I never remember my grandfather Rufus in public without a straw hat. As a bald man, it was an essential part of his wardrobe as he went out into the blistering, radiant sunshine of the deep south. For him, it was always an off-white straw hat. I never remember him in a dark hat. Then again, in the deep south, with the heat and sun bearing down most of the year, perhaps straw, as long as it was winter white, passed muster year round. Unlike my grandfather, for the last few years my fall and winter look includes felt fedoras. The Midwest cold and wind require it. Still, my summer haberdashery is missing my grandfather’s straw look. Straw was an essential addition this year.
I bought a straw hat on the island of Mykonos this summer. While the location of the purchase may be a bit exotic, to find the perfect straw fedora was a essential goal of summer. What can I say; I happened to be in the Greek isles and there it was.
Many times I imagined the hat. Something distinctive but not as stiff and formal as grandpa’s. I wanted a strong textured hat with a broad brim and a distinctive band. As I turned the corner on the very narrow stone paved street of Mykonos with its white-washed buildings with brightly colored trim and terra cotta roofs pressing on me, I was instantly smitten. There, on the street vendor’s rack, were two, one with a black band and one with a deep, inky blue band. They were strong, durable hats, yet still a bit floppy. The hat lady thought I wanted the black band (more conventional I suppose). “No,” I objected, “I want the inky blue one, it will always remind me of the Aegean.” I asked for her best price. She stumbled a bit and then gave me a few euros off. I was satisfied (I would have paid full price; this was THE hat). My new hat made me smile and remember fondly my grandfather, the man after whom I am named. It was a perfect!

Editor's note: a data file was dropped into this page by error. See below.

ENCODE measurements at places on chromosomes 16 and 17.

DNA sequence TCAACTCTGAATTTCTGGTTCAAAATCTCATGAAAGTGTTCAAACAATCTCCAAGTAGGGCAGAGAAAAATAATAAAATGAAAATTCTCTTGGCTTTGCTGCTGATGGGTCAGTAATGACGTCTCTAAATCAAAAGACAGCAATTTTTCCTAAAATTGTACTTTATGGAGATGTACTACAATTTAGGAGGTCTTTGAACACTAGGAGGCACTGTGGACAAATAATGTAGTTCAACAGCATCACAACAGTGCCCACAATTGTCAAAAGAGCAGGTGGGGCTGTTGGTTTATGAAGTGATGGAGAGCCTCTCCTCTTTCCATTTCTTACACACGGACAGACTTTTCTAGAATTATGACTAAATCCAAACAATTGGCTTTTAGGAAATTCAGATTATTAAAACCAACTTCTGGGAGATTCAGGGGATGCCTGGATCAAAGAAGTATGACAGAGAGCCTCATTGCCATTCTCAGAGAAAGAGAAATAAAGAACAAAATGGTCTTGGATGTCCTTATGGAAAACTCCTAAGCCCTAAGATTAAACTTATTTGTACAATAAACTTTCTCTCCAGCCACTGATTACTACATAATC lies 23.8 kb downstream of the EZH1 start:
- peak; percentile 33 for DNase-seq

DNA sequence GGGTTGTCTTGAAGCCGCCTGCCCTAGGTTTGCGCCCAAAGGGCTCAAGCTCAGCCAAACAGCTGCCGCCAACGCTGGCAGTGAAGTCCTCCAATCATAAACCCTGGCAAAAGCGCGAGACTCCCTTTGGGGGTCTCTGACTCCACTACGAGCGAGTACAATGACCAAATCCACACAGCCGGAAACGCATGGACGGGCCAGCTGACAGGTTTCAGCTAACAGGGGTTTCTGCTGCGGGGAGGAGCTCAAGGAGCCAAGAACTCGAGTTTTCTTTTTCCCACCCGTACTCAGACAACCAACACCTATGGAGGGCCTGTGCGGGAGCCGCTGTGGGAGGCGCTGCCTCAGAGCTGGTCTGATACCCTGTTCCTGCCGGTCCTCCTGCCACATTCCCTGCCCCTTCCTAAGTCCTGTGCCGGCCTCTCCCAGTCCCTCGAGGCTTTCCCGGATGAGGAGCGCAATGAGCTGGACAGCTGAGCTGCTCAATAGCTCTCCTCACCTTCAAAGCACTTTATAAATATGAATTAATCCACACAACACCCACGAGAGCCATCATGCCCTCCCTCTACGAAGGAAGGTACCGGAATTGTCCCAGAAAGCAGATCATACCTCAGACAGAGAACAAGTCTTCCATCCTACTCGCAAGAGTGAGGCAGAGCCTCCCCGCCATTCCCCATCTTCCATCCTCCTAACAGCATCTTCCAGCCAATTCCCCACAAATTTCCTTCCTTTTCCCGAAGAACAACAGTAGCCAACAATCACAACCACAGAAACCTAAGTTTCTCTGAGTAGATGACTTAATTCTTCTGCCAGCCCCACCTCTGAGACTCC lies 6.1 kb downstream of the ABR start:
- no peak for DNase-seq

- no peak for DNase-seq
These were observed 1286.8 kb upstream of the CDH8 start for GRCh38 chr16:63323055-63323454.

While walking about Knossos on Crete the next day, I saw a silhouette on one of the ancient walls. To my surprise and joy, it was not my shadow; instead, I say the shadow of my grandfather, hat and all, looking back at me. Walking about the ruins of this Bronze Age civilization, imaging the peoples who walked those paths 3500 years ago, it was a joy to realize my grandfather was walking with me. If I had known it only took a hat, I would have bought one long ago. On the other hand, maybe it was not just any old hat. Maybe it was this hat waiting for me to find it on an island in the Aegean.
Back in the sunny Midwest, his shadow still walks with me. Grandpa is 117 years old this year. I am pleased to report his shadow still has a spring in its step.